Jerry Heasley
July 10, 2012

The Royal Maroon '68 GT 390 was sharp but I didn't know its heritage beyond the export status. I didn't know this fastback was originally "The Horse of the King of Night." Nor did I know that a blue collar American Mustang big-block could become European royalty. Georges Rodenbourg apologized for his English, but managed to convey his car's mystique.

First, I dealt with technical issues. The aluminum tag pop-riveted under the hood attested to the export status. I could read both "Antwerpen" (for Antwerp) and "Belgium."

The restorer, Phil Schultz of Vintage Mustang Restorations in Hartford, Wisconsin, had discovered the tag during the car's restoration. "I was tearing the car apart and noticed two holes on the inner fender," Phil says. "It almost looked like a Shelby tag had been there at one time. Then I found the original tag sitting behind the steering box."

Georges explained, "Actually, it's a plate issued for the Registry of Commerce in Antwerp, the Belgian commercial port where the car entered Europe. The abbreviation N.V. stands for Naamloze Vennootsschap, the Dutch term for public limited liability company. This car went to Luxembourg through Ford of Belgium because of the Benelux agreement, and in Belgium there are two main languages spoken, French and Dutch. That's why on this plate the inscriptions are in both languages."

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Schultz also found the build sheet taped to the wiring harness behind the dash. This paperwork reveals the delete status for the smog system as well as the seat belts and shoulder harnesses. Apparently, Luxembourg did not mandate these items for '68.

At first glance, Schultz figured the '67-style air cleaner was incorrect. Later, he spied the "C7ZZ" part number on the build sheet for the air cleaner. Ford did not have to add smog for the export Mustang, so they installed the older, less restrictive air cleaner.

I was also intrigued by the fact that Rodenbourg sent his fastback from Luxembourg to Wisconsin for its restoration. Schultz spoke of an emotional attachment the owner had with the car. While crossing the Atlantic, the car got loose in the shipping container, which damaged the already damaged front and rear ends of the '68 fastback. For the return trip, Rodenbourg chose air freight at a cost of $9,500.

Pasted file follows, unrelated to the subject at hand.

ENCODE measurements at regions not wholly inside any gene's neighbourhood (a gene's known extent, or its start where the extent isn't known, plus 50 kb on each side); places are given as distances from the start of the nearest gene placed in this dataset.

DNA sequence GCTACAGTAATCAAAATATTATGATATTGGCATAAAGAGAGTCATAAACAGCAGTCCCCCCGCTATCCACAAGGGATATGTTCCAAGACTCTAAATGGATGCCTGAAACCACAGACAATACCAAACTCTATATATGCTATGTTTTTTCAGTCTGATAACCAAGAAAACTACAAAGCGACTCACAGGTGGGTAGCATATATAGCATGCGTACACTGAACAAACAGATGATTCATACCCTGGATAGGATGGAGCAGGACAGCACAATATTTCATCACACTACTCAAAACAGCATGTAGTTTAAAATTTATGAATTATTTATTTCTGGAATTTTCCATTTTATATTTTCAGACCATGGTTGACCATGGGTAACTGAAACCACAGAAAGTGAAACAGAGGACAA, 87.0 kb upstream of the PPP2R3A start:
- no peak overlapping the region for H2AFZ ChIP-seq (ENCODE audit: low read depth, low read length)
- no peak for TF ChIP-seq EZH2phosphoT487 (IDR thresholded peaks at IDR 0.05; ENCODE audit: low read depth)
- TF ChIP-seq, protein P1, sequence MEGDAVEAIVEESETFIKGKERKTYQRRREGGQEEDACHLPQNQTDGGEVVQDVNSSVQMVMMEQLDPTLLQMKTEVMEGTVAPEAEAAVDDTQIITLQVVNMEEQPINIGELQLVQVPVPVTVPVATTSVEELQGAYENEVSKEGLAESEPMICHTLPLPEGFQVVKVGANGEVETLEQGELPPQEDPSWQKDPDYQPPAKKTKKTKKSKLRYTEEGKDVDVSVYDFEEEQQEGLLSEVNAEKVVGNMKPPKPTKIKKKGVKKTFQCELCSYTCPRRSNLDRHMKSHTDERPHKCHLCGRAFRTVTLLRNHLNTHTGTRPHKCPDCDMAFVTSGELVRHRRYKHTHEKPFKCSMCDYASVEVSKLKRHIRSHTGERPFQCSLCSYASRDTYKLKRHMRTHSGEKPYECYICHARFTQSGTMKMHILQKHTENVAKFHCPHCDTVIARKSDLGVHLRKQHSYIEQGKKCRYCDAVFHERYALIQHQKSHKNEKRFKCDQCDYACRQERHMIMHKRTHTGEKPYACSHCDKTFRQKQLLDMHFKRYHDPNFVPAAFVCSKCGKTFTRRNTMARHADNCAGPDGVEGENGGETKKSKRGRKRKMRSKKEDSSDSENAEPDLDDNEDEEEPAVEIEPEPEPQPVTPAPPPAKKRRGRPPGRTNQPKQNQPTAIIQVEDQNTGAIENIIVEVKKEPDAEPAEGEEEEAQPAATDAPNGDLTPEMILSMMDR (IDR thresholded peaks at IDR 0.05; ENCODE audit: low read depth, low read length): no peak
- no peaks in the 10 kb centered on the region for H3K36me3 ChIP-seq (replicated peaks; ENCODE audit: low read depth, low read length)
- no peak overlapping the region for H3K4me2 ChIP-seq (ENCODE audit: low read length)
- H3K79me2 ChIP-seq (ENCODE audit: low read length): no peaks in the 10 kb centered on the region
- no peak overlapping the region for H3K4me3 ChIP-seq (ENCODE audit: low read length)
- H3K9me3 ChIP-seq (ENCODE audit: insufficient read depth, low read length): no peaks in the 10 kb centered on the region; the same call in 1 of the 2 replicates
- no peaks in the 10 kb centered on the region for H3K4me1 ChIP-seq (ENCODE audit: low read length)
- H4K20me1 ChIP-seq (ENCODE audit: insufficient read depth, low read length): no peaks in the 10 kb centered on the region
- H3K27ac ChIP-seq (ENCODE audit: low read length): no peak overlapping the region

Rodenbourg spent the first week in Wisconsin helping Schultz with disassembly. Finding the build sheet in its original place from 40 years ago gave him the feeling "archeologists must have when they got into the pyramids." He also found a clue to the car's past under the rear seat—an old matchbox with the inscription of a nightclub, the one for the "King of the Night." Was this famous man the Mustang's original owner in 1968?

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Rodenbourg's personal bond with 8T02S189212 goes back to the late 1970s. "I had the chance to see it back then," he says. "It was parked on the street. I saw the owner get in, fire up the 390, and burn rubber halfway down the road."

Needless to say, burnouts and high-speed driving impressed a 10-year-old boy. Georges also credits the car's third owner, family friend René Dubois, for "driving the Mustang like it was supposed to be driven" and letting him, as a youngster, "drive the car for a few miles."

Dubois ran a tire shop where the Mustang frequently sat on a lift. Between customers, he cleaned his prized Ford. Georges recalls the smell of fresh wax filling the air and the sparkle of gold stripes on Royal Maroon paint. These sights and sounds made more lasting impressions on the pre-adolescent Rodenbourg.

Rodenbourg, today a successful clinical psychologist/psychotherapist, has researched the '68 390 GT's provenance. He figured the man nicknamed the "King of the Night" was likely the buyer of such an expensive car in 1968. He made a phone call to this man, still in business, and found out the '68 GT 390 had belonged to one of his sons, who "forever regretted selling the big-block fastback."

The second owner, name unknown, took possession around 1978. "All we know is he was a young and inexperienced driver who crashed the car, causing front and rear end damage. The third owner was Georges' friend, René Dubois. "He repaired the car and drove it hard on the streets for two years." The fourth owner was François Schickes, who ran out of money and sold the car to its fifth owner, Pascal Warnier, in 1983. Georges had turned down a chance to buy the car from Dubois for a "rather modest sum." "I didn't have a dry storage facility, which would have led to the destruction of the car because of the humid climate. But I swore to myself that one day I would get the car and restore like it came out of the factory." That day came in 2003. Georges had the resources and the opportunity to buy the 390 GT. After spending years reading Mustang magazines, he knew about Bob Perkins Restoration in Juneau, Wisconsin. Bob was flattered, but his shop was full. He referred Georges to Schultz, 30 miles away in Hartford. After the restoration, Schultz brought the Mustang to Bob's shop, where these pictures were taken. The melancholy of the story is René Dubois passed away September 16, 2010. Georges said, "I will always refer to it as René's Mustang."